Beta-Defensin-3 (Human)

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Beta-Defensin-3 (Human)
hBD-3 | Human β-Defensin-3

4382-s 0.1 mg | 235.00 EUR

Synthetic Product (disulfide bonds between Cys11-Cys40, Cys18-Cys33 and Cys23-Cys41)

Gly – Ile – Ile – Asn – Thr – Leu – Gln – Lys – Tyr – Tyr – Cys – Arg – Val – Arg – Gly – Gly – Arg – Cys – Ala – Val – Leu – Ser – Cys – Leu – Pro – Lys – Glu – Glu – Gln – Ile – Gly – Lys – Cys – Ser – Thr – Arg – Gly – Arg – Lys – Cys – Cys – Arg – Arg – Lys – Lys

(M.W. 5155.1) C216H371N75O59S6

The purity of Human Beta-Defensin-3 is guaranteed to be higher than 99% by HPLC

Download PDF-data-sheet pdf

Antimicrobial Peptide / Staphylococcus aureus-Killing Factor

The human defensin peptides represent a new and important family of antimicrobial peptides. The defensin peptides are grouped in two subfamilies, the alpha-Defensins such as human alpha-defensin-1 (HNP-1, Code 4271-s) and the beta-Defensin (hBD) family.
The discovery of two new antimicrobial peptides described as human beta-defensin-1 (hBD-1, Code 4337-s) and human beta-defensin-2 (hBD-2, Code 4338-s) was followed by the description of Human Beta-Defensin-3.
HBD-3 was identified in skin of psoriac disease patients, from which hBD-2 was also isolated. Beta-Defensin-3 was described by peptide chemical methods as a polypeptide composed of 45 amino acid residues and three distinct disulfide bridges.

The antimicrobial activity of hBD-3 is characterised by:

  1. a broad spectrum of antimicrobial activity against many pathogenic microbes such as multi resistant Staphylococcus aureus and vancomycin-resistant Enterococcus faecium without hemolytic activity,
  2. salt-intesnity up to 200nM NaCl,
  3. expression of activity through cell wall perforation, and
  4. regulation of TNF-α and contact with bacteria.

In solution, an amphipatic dimeric structure was assumed for hBD-3. This is quite different from the proposed structures of hBD-1 and hBD-2. This different structure of hBD-3 compared to those of hBD-1 and hBD-2 might be the reason for the differences in the bacterial activity against Staphylococcus aureus.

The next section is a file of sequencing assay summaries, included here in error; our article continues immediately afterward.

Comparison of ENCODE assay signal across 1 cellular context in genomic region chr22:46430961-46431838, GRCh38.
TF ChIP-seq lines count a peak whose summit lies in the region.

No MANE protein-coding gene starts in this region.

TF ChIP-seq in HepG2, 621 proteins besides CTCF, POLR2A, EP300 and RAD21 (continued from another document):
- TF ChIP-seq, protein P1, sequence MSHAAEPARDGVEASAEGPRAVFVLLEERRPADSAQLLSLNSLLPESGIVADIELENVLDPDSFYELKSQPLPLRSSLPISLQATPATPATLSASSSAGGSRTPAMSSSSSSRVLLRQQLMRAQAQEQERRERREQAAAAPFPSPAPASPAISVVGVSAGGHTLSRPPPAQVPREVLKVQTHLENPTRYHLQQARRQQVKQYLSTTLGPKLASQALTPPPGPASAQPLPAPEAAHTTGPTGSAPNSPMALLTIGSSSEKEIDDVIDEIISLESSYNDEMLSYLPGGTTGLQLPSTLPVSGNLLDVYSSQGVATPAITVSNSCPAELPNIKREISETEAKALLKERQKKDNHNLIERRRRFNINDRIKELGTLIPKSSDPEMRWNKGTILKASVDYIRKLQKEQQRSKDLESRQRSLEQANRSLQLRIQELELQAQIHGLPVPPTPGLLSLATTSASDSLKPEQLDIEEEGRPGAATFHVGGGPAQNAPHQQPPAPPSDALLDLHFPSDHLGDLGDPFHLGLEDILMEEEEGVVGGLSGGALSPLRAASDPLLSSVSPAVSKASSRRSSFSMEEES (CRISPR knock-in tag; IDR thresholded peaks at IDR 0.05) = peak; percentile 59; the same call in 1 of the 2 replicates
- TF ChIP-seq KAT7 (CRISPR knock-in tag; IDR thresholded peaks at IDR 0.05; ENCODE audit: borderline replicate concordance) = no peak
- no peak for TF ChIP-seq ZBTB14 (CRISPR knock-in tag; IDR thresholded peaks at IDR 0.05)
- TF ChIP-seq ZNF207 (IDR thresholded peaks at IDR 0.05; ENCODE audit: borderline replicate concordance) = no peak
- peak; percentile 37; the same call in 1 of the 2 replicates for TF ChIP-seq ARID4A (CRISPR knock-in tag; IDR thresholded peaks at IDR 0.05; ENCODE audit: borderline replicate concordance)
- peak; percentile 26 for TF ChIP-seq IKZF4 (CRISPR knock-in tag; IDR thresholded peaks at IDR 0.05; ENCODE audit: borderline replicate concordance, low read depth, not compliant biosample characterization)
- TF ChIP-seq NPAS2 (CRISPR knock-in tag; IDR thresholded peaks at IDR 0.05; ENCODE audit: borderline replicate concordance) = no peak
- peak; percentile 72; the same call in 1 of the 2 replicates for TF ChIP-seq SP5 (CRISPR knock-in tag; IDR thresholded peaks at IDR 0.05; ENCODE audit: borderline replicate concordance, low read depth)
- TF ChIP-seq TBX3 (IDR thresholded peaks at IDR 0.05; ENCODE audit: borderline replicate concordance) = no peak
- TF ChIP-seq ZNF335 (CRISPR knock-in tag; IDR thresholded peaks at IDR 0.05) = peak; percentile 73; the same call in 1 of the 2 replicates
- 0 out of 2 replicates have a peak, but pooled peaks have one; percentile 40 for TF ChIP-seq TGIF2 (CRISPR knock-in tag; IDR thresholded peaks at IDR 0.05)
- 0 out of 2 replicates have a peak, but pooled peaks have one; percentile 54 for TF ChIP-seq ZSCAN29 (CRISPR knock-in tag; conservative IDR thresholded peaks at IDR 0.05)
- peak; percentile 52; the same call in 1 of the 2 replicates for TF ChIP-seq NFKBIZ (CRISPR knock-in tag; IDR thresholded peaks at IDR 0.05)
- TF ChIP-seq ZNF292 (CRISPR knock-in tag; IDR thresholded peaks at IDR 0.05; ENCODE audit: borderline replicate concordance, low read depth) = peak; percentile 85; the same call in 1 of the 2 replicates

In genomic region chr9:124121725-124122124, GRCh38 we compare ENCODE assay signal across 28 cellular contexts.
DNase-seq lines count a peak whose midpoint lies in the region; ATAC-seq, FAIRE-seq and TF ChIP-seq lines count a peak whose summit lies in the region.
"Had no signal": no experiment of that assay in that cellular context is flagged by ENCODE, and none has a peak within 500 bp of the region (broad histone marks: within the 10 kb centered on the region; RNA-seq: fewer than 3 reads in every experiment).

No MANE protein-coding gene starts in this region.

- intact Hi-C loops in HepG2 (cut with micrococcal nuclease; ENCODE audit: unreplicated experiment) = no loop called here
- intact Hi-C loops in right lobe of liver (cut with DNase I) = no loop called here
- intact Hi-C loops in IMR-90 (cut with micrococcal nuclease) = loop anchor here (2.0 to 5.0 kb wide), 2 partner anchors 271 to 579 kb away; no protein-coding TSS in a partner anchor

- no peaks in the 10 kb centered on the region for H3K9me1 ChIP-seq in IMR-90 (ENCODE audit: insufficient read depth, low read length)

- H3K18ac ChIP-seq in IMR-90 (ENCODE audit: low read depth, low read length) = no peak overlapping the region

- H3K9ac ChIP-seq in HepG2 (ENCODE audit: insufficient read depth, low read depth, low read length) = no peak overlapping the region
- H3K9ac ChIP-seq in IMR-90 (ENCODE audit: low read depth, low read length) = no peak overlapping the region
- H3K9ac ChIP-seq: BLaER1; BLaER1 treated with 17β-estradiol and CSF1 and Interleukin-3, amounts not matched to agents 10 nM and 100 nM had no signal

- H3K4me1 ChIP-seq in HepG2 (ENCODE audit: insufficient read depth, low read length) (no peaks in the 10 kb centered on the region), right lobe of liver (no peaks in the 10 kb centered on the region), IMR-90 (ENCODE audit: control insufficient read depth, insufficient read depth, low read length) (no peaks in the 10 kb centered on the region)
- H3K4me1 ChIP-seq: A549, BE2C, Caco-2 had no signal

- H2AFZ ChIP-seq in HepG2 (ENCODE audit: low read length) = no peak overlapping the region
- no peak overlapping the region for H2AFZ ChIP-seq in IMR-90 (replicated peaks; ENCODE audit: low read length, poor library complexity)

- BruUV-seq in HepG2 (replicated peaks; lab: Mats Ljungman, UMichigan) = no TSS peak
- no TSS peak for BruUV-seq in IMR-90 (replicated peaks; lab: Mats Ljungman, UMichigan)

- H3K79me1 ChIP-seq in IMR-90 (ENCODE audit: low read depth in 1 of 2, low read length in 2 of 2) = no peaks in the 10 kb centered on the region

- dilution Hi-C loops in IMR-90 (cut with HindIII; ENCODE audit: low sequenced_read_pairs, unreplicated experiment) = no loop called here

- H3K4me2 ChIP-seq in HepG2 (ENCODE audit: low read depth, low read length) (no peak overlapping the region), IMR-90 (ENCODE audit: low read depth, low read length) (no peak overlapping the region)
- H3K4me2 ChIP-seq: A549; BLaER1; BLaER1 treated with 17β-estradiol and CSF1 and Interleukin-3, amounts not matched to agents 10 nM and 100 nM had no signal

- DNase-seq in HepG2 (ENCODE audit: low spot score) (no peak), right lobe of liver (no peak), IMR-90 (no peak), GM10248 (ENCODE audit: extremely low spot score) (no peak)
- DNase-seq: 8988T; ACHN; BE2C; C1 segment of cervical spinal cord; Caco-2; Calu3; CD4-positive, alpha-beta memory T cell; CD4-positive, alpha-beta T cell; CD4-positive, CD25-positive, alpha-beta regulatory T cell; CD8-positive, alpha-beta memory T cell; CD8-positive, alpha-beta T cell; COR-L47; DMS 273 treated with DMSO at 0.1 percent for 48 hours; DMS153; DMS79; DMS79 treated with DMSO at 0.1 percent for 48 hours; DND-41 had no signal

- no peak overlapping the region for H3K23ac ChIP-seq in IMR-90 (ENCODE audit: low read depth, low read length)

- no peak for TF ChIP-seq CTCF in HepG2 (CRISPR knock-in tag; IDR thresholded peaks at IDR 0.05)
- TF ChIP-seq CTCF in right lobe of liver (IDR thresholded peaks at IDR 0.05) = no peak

References:

  1. T. Harder, J. Bartels, E. Christophers and J.M. Schröder, J. Biol. Chem., 276, 5707 (2001) (Original description of beta-defensin-3)
  2. J.R.C. Garcia, F. Jaumann, S. Schulz, A. KrauseJ. Rodringuez-Jiménez, U. Forssmann, K. Adermann, E. Klüver, C. Vogelmeier, D. Becker, R. Hedrich, W.G. Forssmann and R. Bals, Cell. Tissue. Res., 306, 257 (2001) (Original; Amino-Terminally Truncated Peptide)
  3. L.A. Duits, M. Rademaker, B. Ravensberger, M.A.J.A. van Sterkenburg, E. van Strijen, P.S. Hiemstra and P.H. Nibbering, Biochem. Biophys. Res. Commun., 280, 522 (2001) (Pharmacology)
  4. H.P.Ija, B.C. Schutte, A. Schudy, R. Linzmeier, J.M. Guthmiller, G.K. Johnson, B.F. Tack, J.P. Mitros, A. Rosenthal, T. Ganz and P.B. McCray, Jr., Gene, 263, 211 (2001) (DNA Sequenz / Tissue Distribution)
  5. D.J Schibli, H.N. Hunter, V. Aseyev, T.D. Starner, J.M. Wiencek, P.B. McCray, Jr., B.F. Tack, and H.J. Vogel, J. Biol. Chem., 277, 8279 (2002) (Solution Structure of hBD-3)

Links to publications that use our peptide beta-Defensin-3 | code 4382-s:

  1. β-Defensins chemoattract macrophages and mast cells but not lymphocytes and dendritic cells: CCR6 is not involved
  2. Differential activity of innate defense antimicrobial peptides against Nocardia species

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